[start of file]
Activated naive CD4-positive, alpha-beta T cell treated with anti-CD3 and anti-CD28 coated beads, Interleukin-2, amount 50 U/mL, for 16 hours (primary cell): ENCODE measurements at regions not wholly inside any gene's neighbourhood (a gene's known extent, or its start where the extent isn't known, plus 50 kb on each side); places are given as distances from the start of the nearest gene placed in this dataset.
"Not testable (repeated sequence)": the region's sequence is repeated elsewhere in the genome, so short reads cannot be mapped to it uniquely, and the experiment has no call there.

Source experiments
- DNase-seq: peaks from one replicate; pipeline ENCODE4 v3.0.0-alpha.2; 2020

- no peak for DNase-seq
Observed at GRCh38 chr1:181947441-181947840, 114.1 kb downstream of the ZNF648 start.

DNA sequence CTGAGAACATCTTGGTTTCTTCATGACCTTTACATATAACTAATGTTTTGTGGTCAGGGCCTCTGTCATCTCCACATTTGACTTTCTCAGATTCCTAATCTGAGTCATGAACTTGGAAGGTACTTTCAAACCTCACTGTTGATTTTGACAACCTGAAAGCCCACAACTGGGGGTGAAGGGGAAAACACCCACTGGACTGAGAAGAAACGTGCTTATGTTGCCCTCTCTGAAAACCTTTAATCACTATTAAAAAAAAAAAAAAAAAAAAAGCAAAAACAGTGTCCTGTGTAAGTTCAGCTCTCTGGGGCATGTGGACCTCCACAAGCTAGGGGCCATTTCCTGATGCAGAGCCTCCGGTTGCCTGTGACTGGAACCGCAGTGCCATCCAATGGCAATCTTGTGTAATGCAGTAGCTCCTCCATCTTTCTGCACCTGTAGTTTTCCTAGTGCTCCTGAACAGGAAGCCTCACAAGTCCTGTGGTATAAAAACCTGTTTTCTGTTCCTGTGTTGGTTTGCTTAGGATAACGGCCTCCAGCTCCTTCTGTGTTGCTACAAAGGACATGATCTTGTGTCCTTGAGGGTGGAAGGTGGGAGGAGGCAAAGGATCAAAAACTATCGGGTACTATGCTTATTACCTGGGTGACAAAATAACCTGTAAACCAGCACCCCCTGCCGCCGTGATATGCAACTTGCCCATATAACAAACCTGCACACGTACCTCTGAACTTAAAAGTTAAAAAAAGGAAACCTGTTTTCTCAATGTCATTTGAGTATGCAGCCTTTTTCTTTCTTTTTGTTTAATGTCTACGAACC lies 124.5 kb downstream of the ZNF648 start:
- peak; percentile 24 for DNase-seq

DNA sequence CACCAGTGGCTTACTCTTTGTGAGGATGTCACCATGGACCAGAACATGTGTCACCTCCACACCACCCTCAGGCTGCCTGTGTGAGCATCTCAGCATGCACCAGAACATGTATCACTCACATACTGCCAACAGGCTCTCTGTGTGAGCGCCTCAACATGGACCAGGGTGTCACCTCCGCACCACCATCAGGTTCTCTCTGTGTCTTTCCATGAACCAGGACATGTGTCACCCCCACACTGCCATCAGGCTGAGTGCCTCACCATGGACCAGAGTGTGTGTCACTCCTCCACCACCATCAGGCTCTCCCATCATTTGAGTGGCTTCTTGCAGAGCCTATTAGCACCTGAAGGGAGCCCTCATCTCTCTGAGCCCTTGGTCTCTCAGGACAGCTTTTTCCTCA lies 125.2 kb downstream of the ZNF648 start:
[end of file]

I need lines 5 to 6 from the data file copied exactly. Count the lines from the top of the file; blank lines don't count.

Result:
- no peak for DNase-seq
Observed at GRCh38 chr1:181947441-181947840, 114.1 kb downstream of the ZNF648 start.